Death Threats and Fights Over Critical Race Theory Have Driven at Least Six Educators to Resign

At least six educators across the country have resigned due to death threats and school board battles regarding Critical Race Theory (CRT). CRT is a field of study that analyzes race and racism as social dynamics throughout history.

Rydell Harrison, a Black school superintendent in Redding, Connecticut, resigned in June after only serving in the position since August 2020.

When he began the job, the regional school board had established a task force to address the racial climate in schools. The force was created after local students and alumni wrote to the board about their experiences with racism.

However, local residents and a conservative nonprofit group called Nonpartisan Action for a Better Redding accused Harrison of being an "activist" with an "agenda" to "indoctrinate" students with CRT, NBC News reported.

"It was the collection of all of these pieces and the emotional and personal toll to be a Black man doing this work and facing very blatant attacks left and right," Harrison told the news outlet.

critical race theory educators resign death threats
Death threats and battles over Critical Race Theory have led at least nine educators to resign across the country. In this photo illustration, a Black teacher in a blue tie and sweater holds his head in tension while surrounded by books, a blackboard and an open laptop. Hemera Technologies/Getty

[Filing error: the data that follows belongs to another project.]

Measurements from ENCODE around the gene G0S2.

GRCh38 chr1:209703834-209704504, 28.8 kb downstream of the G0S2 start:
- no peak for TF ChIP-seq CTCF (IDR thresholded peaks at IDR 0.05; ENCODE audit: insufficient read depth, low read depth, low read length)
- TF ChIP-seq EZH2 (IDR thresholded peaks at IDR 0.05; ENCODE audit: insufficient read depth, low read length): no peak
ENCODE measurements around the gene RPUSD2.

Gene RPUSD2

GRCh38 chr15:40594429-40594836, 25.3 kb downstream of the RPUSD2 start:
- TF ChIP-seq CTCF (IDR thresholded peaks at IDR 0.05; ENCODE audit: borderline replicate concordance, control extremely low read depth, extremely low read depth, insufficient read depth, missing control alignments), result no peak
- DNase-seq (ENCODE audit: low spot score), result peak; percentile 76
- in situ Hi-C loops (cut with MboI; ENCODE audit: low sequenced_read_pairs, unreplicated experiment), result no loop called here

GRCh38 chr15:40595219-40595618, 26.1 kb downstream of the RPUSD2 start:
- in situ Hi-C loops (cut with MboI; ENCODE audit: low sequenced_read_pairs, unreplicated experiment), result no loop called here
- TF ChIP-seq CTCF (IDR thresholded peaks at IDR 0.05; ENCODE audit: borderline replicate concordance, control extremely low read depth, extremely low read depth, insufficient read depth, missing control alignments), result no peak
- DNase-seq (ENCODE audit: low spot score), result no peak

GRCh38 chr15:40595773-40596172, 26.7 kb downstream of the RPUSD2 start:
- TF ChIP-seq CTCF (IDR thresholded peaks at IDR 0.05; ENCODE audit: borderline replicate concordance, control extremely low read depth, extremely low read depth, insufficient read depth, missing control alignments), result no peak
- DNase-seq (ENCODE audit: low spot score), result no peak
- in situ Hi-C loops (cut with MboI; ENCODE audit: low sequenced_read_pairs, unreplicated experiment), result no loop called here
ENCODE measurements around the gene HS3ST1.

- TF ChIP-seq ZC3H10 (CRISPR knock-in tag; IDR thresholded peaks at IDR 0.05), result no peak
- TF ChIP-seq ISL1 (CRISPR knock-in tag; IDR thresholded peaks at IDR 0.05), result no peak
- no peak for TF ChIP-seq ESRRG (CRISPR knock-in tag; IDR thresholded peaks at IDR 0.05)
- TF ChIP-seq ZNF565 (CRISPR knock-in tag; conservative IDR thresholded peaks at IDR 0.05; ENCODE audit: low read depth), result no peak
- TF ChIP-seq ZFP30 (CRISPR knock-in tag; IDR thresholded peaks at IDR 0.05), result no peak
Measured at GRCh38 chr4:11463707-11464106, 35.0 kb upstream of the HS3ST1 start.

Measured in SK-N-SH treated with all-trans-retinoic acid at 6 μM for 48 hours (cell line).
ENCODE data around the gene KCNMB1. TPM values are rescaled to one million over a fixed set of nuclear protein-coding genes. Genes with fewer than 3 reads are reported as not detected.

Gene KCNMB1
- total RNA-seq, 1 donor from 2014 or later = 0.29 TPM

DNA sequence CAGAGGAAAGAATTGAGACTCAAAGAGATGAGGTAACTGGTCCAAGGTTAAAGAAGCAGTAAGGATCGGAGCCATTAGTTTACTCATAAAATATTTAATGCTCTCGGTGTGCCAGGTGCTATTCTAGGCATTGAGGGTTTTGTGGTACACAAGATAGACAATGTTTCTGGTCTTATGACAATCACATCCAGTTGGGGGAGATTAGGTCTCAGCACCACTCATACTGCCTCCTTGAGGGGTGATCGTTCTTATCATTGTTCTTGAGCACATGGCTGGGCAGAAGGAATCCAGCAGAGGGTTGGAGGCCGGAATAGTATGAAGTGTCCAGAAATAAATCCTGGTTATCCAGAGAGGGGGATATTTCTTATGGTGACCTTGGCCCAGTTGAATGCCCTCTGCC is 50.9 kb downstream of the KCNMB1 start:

Four administrators with the Carroll Independent School District in Southlake, Texas resigned after they helped create plans for combatting racial and cultural discrimination.

The district had created the plan as a way to make non-white students feel welcome in the increasingly diverse district. Opponents said that their plan was a "far-left ideology" that would "institutionalize discrimination against white children and those with conservative Christian values," NBC reported.

Brittany Hogan, the only Black administrator in Eureka, Missouri's Rockwood School District, resigned as the district's diversity coordinator after death threats compelled the district to place private security outside of her home.

Her critics fabricated tweets from her past claiming that "the problem in public schools is white parents." They also claimed she was behind a district ban on "thin blue line" flags touting support for law enforcement agents. She wasn't.

These cases are significant because they represent just the known instances of educators resigning from their positions as battles against CRT rage across the country. Other have said they have had to change lesson plans, diversity initiatives and training modules for fellow educators over fears that conservatives will accuse them of trying to push CRT.

The Republican party has focused on banning critical race theory (CRT) from schools and government-related groups. Legislation against CRT being taught in schools has been proposed in 22 states. The five following states have actually passed laws banning it: Idaho, Iowa, Oklahoma, Texas and Tennessee.

The American Federation of Teachers, one of the nation's largest teachers' unions, has established a legal defense fund for teachers sued or fired for allegedly teaching CRT.

CRT proponents say the educational framework is needed as a way to combat modern-day racism.

"[CRT] provides us with important tools to make sense of and hold accountable a nation that pretends itself the quintessence of a post-racial democracy, while simultaneously maintaining a structure that keeps Black, Indigenous, People of Color disproportionately economically disadvantaged, politically precarious, educationally deprived, violently policed, residentially ghettoized, medically disserved and subject to the ever-present disapproving gaze of whites," Ted Thornhill, director of the Center for Critical Race and Ethnic Studies at Florida Gulf Coast University, wrote in a March 24 News-Press op-ed.